Here’s Peralta’s statement:

In spring of 2012, I made a terrible mistake that I deeply regret. I apologize to everyone that I have hurt as a result of my mistake, including my teammates, the Tigers’ organization, the great fans in Detroit, Major League Baseball, and my family. I take full responsibility for my actions, have no excuses for my lapse in judgment, and I accept my suspension.

I love the fans, my teammates and this organization, and my greatest punishment is knowing that I have let so many good people down. I promise to do everything possible to try and earn back the respect that I have lost.

(Before spring training this year, Peralta issued a statement: “I have never used performance-enhancing drugs. Period. Anybody who says otherwise is lying.”)

Here’s MLB Commissioner Bud Selig’s statement:

Continue reading

ALDLAND Podcast

The middle of July is one of the slowest times in sports, but the MLB came through by banning Ryan Braun for the remainder of the season for violating its drug policy and provided us with more than enough fodder for a podcast. Listen as Marcus and I discuss the Braun story and related subplots, as well as our thoughts and advice on workout gear and a recap of Lefty’s big win in Scotland.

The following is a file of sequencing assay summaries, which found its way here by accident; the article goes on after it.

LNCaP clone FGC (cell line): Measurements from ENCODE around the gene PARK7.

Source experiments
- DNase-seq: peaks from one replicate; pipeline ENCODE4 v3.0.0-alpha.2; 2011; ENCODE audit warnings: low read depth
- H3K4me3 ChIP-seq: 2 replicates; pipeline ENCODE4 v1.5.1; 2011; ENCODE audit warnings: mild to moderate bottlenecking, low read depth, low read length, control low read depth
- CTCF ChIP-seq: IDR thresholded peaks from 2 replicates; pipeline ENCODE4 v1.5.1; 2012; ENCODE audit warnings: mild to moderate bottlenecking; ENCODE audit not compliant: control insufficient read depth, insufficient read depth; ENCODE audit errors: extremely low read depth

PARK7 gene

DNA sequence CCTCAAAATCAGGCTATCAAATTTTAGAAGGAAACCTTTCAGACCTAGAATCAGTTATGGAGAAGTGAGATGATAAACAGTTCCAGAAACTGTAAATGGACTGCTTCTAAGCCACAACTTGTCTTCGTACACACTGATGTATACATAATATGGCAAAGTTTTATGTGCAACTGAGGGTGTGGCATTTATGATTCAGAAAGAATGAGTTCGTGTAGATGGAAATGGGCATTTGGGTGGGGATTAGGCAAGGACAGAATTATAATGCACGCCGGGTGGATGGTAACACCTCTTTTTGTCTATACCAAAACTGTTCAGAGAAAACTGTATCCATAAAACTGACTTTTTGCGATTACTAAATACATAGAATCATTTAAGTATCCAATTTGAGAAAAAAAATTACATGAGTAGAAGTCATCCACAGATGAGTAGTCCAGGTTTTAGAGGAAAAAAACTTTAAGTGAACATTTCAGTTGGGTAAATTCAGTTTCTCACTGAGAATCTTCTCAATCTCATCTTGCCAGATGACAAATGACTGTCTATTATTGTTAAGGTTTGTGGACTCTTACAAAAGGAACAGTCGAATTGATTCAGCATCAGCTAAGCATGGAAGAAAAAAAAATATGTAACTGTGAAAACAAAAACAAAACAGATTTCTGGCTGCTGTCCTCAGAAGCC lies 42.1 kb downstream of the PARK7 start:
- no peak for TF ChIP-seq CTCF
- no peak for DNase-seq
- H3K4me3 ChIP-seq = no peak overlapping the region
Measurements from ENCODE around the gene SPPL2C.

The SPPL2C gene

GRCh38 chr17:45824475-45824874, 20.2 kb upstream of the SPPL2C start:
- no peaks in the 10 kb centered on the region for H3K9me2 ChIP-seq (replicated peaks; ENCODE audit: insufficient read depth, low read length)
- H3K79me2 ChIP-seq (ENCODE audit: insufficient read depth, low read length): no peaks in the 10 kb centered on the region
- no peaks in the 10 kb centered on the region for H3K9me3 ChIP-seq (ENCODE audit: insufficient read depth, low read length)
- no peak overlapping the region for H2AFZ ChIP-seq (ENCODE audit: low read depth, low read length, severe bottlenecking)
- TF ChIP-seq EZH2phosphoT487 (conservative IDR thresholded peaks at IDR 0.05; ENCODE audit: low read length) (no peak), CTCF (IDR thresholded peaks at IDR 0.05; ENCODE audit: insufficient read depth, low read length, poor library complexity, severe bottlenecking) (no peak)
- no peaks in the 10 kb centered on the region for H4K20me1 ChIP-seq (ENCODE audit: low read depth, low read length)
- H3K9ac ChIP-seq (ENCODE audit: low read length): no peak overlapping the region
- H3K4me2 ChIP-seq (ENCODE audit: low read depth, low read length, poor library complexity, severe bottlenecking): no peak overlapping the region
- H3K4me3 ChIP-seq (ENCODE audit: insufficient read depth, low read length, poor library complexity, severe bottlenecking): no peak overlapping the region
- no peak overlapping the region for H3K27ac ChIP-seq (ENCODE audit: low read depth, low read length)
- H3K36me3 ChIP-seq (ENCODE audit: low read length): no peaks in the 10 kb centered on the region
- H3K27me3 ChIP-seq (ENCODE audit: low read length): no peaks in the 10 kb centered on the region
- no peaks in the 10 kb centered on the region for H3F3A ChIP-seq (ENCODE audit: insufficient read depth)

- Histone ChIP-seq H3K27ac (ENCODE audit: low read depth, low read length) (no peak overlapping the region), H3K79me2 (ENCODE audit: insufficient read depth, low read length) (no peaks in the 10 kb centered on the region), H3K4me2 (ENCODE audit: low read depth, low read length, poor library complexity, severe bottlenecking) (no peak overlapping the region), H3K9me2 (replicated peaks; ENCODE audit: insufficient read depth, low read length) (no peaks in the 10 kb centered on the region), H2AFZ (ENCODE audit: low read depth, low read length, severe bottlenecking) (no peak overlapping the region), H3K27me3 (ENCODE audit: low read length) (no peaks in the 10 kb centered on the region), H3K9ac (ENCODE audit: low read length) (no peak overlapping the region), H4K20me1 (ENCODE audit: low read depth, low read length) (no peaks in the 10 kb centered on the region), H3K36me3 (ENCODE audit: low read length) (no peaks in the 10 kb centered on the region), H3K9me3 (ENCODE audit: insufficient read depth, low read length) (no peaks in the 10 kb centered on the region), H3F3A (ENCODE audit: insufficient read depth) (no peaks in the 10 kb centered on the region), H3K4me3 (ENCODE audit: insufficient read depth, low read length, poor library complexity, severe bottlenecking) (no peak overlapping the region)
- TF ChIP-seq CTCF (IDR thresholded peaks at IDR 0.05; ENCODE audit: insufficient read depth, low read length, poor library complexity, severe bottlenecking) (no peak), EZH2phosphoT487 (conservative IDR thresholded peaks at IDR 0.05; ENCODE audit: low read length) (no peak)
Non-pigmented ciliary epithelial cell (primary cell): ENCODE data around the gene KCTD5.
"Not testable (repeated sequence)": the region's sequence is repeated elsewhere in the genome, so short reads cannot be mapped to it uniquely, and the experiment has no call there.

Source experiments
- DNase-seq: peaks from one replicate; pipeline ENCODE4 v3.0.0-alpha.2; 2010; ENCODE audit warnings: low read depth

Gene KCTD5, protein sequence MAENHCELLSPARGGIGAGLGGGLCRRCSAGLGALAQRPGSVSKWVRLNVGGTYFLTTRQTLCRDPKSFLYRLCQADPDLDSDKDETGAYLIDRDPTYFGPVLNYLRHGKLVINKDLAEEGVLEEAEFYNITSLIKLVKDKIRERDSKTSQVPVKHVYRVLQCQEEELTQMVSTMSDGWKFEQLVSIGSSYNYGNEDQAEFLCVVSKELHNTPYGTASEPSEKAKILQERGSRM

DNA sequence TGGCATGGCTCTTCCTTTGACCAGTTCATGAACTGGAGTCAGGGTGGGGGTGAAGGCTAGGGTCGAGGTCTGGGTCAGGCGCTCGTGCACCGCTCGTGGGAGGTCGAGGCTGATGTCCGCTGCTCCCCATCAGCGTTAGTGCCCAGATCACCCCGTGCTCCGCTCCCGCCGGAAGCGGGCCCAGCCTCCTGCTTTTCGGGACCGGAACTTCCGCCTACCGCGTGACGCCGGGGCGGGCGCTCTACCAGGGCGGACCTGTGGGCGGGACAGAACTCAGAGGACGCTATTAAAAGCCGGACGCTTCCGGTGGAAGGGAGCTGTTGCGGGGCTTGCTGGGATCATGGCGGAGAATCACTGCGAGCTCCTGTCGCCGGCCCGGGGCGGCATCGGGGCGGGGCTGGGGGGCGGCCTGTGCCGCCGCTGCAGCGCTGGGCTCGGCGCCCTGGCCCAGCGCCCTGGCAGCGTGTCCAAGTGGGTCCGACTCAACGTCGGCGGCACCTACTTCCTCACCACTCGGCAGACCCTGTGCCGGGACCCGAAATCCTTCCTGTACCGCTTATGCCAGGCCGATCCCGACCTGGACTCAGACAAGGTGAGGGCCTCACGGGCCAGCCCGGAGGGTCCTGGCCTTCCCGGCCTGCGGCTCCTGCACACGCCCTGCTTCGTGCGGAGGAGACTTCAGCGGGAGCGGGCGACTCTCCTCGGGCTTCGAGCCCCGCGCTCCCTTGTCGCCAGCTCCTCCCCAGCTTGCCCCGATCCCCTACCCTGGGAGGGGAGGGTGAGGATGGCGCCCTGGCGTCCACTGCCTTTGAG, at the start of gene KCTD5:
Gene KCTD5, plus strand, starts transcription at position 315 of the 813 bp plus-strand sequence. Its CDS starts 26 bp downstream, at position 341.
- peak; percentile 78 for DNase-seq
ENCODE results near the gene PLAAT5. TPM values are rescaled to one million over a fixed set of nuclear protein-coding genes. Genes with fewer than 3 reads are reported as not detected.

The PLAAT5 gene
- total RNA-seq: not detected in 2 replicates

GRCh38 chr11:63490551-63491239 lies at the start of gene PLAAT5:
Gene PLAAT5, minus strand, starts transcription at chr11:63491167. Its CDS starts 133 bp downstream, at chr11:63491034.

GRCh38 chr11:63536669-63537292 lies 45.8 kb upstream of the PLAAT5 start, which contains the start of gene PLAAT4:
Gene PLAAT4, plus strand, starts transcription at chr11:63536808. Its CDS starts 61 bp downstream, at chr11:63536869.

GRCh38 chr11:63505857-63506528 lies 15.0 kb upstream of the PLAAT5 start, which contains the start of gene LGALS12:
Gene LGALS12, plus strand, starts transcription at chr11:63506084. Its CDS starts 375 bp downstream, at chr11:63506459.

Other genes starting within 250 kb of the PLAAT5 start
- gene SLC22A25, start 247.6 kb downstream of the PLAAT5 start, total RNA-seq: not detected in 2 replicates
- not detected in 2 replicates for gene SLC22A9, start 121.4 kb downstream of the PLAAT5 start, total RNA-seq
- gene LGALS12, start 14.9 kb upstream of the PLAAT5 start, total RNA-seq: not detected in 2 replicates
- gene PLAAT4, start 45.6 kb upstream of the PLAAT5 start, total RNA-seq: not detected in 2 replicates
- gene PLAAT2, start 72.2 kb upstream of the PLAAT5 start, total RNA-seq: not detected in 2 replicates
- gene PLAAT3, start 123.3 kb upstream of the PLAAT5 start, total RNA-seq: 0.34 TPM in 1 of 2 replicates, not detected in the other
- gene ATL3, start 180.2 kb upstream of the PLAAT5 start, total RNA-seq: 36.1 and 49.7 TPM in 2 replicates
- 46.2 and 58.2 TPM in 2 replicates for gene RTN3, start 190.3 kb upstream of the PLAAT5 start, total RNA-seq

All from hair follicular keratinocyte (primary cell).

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Download the ALDLAND podcast at our Podcasts Page or stream it right here:

The Many (okay, two) faces of Ryan Braun

Yesterday, Ryan Braun, the Milwaukee Brewer who won the 2011 NL MVP and 2007 NL Rookie of the Year awards, agreed to a sixty-five game suspension from Major League Baseball for his violation of MLB’s drug policy and released the following statement: